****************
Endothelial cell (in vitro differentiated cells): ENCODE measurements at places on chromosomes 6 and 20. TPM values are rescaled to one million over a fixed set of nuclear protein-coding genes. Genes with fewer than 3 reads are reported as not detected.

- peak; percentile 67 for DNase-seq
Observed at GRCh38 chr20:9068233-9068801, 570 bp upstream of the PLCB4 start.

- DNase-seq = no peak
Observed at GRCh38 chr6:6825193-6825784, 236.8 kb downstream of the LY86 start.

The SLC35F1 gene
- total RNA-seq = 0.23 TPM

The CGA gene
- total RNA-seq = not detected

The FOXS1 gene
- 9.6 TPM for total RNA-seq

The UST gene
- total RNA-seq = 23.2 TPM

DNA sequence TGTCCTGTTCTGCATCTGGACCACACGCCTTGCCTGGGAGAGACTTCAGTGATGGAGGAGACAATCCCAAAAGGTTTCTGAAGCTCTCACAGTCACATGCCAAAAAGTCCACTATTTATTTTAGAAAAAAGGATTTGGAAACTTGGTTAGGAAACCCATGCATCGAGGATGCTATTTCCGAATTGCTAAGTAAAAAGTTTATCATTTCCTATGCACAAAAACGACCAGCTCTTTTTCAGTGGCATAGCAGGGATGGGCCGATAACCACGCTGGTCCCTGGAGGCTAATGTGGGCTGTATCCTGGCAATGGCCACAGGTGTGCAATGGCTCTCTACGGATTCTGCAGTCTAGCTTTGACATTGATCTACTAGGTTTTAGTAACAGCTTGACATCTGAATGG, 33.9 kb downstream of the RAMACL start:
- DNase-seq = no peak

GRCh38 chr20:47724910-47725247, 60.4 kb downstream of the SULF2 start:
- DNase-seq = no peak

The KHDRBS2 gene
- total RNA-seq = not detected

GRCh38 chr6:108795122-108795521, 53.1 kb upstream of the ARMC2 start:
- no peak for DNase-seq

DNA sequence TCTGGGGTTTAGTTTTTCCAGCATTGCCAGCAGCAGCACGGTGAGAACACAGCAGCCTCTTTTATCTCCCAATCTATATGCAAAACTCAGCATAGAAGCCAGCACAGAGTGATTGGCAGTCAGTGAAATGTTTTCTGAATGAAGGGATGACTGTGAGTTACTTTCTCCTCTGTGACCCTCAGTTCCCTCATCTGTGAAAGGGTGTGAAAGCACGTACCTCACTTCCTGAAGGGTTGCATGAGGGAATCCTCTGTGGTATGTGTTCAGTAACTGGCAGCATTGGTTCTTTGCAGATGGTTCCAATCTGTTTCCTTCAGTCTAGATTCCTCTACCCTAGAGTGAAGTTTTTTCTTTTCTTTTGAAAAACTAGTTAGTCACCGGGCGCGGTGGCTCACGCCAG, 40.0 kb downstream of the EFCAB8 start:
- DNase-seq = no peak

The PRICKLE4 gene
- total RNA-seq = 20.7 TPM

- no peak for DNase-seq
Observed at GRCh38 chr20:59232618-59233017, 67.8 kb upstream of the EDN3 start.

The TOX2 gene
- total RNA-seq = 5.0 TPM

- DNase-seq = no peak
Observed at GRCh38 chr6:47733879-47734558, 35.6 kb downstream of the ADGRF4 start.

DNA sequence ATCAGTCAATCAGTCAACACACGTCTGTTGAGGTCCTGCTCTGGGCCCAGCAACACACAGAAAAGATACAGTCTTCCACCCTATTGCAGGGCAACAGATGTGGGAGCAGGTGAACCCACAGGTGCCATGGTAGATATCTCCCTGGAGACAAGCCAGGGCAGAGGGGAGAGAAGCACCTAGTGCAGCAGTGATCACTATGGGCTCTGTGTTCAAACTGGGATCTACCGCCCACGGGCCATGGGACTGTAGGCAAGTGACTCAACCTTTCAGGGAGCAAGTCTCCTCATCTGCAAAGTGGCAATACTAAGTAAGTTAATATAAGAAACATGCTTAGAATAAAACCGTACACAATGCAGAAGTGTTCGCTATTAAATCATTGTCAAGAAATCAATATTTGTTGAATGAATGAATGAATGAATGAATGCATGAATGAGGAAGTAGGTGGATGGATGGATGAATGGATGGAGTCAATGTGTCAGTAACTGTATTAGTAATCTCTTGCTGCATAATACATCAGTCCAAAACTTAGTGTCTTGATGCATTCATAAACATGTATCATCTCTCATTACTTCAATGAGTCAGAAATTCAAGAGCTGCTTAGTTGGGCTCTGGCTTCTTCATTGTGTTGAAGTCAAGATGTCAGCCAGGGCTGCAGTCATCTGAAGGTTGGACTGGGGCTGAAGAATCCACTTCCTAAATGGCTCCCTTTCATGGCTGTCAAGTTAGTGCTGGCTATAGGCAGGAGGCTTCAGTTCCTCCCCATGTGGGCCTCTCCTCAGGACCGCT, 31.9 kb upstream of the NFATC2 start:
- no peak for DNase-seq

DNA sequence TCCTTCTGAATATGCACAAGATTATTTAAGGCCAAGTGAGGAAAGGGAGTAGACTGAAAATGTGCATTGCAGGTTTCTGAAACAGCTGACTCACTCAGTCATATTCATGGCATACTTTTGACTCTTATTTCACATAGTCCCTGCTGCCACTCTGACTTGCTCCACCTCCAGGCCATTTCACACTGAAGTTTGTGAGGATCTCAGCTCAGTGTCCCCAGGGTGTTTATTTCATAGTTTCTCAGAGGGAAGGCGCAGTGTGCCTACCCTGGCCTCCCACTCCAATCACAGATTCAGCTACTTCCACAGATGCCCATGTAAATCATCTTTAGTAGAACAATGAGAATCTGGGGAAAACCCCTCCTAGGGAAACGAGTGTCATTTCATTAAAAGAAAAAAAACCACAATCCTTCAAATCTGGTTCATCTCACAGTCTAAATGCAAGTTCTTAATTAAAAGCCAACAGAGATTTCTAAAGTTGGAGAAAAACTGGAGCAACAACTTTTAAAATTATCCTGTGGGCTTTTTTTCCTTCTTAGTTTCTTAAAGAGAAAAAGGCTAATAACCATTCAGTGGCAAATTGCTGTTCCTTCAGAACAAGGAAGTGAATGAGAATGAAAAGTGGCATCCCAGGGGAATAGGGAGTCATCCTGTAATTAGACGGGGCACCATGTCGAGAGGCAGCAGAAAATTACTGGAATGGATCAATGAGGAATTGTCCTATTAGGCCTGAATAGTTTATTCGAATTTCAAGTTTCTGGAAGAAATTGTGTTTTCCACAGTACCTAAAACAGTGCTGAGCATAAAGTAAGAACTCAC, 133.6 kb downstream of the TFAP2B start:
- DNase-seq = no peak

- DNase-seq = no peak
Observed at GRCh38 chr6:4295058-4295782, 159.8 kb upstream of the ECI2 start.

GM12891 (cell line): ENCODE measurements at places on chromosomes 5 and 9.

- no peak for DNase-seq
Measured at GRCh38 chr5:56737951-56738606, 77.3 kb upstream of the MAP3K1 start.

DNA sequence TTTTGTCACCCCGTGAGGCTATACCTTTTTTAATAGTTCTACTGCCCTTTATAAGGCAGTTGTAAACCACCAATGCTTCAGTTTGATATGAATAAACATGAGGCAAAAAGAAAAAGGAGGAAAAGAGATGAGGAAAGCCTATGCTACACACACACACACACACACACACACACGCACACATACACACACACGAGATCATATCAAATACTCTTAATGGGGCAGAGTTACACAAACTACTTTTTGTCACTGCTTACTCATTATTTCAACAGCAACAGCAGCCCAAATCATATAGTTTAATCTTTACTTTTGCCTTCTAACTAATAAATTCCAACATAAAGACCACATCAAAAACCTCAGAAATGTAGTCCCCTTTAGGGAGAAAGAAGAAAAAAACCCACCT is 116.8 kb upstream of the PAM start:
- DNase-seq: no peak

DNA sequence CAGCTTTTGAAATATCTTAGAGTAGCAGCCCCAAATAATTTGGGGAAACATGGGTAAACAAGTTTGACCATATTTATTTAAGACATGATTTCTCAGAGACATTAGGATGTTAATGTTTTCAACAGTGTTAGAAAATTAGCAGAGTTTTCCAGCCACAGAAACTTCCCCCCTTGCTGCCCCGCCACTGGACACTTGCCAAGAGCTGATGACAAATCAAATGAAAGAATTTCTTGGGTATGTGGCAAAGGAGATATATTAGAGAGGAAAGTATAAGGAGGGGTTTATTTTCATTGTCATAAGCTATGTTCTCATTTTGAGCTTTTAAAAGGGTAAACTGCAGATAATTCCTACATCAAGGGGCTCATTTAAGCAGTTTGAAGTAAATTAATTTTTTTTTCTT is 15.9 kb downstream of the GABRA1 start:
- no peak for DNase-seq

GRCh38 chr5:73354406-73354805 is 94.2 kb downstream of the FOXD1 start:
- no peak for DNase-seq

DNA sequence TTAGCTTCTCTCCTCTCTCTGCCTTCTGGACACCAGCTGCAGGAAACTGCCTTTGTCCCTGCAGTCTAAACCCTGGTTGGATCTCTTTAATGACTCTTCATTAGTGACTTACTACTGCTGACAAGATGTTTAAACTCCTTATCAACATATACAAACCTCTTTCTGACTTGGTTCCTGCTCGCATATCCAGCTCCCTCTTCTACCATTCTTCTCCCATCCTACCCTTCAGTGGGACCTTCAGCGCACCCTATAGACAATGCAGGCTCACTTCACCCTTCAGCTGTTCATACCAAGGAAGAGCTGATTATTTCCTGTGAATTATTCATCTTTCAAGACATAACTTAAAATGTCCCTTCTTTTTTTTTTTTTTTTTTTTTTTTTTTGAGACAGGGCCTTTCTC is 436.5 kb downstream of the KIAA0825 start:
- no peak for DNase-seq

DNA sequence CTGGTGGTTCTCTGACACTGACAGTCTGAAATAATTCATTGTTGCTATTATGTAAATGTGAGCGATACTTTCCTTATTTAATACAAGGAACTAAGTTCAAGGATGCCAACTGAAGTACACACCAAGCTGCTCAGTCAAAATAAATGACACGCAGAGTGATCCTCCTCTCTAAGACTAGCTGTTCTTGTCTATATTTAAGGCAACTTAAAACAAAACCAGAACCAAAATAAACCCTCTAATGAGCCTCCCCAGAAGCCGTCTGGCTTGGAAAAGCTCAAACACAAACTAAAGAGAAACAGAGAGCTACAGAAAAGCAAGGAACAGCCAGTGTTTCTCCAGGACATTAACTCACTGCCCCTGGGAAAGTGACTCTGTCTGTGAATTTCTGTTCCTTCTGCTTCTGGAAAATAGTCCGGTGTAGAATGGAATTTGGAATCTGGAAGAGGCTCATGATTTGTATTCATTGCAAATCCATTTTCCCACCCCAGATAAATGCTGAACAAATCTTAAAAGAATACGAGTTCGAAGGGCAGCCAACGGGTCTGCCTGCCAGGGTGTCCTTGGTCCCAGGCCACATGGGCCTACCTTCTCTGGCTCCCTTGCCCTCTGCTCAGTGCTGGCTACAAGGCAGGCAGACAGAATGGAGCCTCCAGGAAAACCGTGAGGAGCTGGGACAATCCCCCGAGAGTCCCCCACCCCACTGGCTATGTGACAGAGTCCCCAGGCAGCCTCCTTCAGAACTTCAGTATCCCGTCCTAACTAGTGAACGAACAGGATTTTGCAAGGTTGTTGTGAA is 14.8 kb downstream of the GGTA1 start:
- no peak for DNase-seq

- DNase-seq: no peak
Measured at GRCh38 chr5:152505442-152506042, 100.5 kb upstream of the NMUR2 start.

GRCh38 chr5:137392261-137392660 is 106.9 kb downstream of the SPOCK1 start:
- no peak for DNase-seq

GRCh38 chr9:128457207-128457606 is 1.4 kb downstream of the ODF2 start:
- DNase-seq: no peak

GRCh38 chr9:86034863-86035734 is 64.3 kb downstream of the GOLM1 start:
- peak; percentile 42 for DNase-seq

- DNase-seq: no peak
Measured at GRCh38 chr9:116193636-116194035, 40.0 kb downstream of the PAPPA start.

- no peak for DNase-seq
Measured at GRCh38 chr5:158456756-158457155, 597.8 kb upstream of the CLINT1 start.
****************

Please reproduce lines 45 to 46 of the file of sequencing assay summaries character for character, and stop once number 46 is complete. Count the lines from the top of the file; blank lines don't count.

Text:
GRCh38 chr5:73354406-73354805 is 94.2 kb downstream of the FOXD1 start:
- no peak for DNase-seq